On this issue, the court’s approach also reflected a common argument made by both liberals and conservatives in Uganda, who insist that worse violations of women’s rights should be addressed more urgently, while “˜softer’ forms of discrimination can wait or are not really all that harmful.
One can certainly see merits to this argument on the surface, but any deeper look finds it to be severely flawed and short-sighted. Of course, bride price is less immediately threatening than, say, domestic violence, and the custom does not directly and necessarily lead to more severe abuses in of itself. But it must be recognised that the tradition is a crucial part of a process whereby women are made as subservient to men as possible. Putting aside the inherent inequalities of the practice, the traditional wedding and effective exchange of goods for a human being is also the crescendo of a deliberate impartation of passiveness into girls from an early age.
The process starts much earlier and is bolstered in countless other ways in Ugandan culture. But bride price and marriage advice such as “˜do not leave your husband even if he beats you black and blue’, “˜never deny him sex no matter the circumstances’ and “˜do not be delusional enough to expect monogamy’ seals the woman’s position as unquestioningly compliant at the dawn of a marriage.
It is understandably uncomfortable for people to look at age-old ceremonies and customs like bride price as the vehicles of patriarchy they are. They fail to see it even years down the road when the wife is abused by a husband who feels justified in demanding that which he was promised in front of an entire crowd at their wedding. They do not see that sexist words, even if spoken partly in jest on the “happiest day of their lives”, contribute to forming a relationship in which abuse is considered defensible.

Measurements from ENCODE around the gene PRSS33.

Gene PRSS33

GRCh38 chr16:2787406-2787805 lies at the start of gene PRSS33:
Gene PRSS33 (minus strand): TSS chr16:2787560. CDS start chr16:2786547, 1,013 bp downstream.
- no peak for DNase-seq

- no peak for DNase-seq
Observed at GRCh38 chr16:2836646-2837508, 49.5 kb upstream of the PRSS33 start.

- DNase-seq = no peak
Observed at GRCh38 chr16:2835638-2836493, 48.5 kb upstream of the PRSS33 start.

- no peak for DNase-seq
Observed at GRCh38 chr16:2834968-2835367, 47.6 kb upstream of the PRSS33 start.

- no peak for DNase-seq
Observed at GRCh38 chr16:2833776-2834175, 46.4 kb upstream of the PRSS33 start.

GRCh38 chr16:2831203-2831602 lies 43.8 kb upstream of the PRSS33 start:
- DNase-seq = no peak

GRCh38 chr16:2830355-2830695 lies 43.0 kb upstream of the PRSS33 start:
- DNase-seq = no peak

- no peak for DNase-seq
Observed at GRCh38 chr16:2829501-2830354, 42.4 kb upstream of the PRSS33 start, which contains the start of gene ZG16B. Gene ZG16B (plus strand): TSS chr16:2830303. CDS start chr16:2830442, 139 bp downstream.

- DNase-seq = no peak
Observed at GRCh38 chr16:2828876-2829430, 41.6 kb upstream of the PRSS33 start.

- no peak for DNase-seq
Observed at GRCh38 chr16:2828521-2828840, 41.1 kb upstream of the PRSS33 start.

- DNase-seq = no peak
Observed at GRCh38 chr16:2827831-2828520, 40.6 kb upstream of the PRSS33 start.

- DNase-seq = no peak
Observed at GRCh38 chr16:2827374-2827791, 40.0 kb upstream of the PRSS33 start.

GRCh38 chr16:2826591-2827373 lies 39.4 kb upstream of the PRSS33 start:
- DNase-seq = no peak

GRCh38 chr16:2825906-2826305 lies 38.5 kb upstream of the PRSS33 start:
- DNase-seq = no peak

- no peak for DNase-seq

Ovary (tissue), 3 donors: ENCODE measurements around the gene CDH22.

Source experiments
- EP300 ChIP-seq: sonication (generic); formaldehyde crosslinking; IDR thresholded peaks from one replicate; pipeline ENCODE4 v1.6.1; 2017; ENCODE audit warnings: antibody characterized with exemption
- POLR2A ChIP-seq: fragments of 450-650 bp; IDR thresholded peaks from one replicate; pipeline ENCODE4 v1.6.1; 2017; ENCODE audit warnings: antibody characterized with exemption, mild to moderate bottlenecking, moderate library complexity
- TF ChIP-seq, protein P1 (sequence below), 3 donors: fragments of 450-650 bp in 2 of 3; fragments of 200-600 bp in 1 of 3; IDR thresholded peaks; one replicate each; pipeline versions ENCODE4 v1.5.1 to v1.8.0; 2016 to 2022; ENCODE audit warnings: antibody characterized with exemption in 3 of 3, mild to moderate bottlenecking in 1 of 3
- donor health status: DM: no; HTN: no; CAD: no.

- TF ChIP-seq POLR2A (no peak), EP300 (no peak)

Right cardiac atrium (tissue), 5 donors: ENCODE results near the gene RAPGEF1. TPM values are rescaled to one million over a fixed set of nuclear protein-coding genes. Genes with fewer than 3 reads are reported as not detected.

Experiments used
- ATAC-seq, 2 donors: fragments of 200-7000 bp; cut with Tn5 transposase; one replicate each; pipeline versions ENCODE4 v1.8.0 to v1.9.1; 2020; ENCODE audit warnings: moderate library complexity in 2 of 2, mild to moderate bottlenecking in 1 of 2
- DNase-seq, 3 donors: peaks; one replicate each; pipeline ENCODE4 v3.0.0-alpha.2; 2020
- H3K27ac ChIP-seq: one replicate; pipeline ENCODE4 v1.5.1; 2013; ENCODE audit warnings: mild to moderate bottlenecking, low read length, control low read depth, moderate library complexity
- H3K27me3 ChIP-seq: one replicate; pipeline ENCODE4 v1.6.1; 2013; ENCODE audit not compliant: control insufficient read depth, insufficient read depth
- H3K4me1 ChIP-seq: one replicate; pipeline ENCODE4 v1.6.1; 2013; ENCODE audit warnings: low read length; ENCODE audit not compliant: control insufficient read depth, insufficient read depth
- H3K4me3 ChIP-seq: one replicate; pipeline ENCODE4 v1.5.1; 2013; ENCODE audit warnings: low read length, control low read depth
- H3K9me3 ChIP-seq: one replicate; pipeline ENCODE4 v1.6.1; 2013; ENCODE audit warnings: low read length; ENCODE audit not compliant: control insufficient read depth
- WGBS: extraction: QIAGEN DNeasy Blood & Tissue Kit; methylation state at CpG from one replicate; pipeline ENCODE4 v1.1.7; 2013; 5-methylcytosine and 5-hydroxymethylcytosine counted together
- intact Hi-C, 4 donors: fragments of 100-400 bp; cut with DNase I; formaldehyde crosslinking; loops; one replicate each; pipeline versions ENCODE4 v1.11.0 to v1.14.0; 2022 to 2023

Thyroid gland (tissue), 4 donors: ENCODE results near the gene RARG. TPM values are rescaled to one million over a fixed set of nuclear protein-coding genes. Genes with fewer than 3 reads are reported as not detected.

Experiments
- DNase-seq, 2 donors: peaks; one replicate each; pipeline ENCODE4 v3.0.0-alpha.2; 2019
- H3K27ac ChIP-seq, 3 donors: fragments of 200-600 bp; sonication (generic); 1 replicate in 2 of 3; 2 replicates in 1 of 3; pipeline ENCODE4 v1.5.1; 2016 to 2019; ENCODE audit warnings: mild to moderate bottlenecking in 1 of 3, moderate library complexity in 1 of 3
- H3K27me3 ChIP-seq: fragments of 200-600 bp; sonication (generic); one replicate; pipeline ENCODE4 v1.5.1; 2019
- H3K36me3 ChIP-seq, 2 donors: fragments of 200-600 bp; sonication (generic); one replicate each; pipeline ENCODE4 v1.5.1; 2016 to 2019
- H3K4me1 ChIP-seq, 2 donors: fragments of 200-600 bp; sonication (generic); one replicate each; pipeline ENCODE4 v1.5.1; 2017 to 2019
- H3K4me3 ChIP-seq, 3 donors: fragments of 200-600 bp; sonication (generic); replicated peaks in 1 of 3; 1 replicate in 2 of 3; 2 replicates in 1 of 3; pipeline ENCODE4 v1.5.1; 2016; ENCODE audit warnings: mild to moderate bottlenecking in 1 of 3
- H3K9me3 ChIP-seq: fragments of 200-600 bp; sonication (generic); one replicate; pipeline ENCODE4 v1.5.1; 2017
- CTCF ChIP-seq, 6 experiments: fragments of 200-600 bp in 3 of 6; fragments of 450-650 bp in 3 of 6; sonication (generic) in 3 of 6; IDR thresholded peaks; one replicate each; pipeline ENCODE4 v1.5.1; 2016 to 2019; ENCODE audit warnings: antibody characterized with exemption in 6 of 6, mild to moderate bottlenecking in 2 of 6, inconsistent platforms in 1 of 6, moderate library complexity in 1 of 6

In Uganda and across the continent, there are both cultural practices and legal provisions that clearly enshrine the paternalistic treatment of women and make men the major decision-makers. In Uganda, for instance, male parliamentarians have opposed a law that would give women equal property rights as their husbands, while the same male-dominated parliament has never taken time to amend the family laws that privilege male over female heirs. Given that these laws do not kill or maim women, amending them is not seen as a priority.
Thankfully, the iniquities of more overt violations of women’s rights such as Female Genital Mutilation are recognised. But the court’s bride price decision, like those before it, is another clear indication that the country (and continent) is not yet ready to allow to women their full rights.
Despite the interconnectedness of the practices, cultures and laws that together constitute a deeply patriarchal and gender-unequal society, the message to African women is clear: if it does not directly endanger or kill you, we are not ready to label it a human rights violation. Sadly, it seems that African women will have to struggle for much longer and assert their rights a lot louder before equal treatment becomes routine and needs no radical justifications.
Patience Akumu is a Ugandan journalist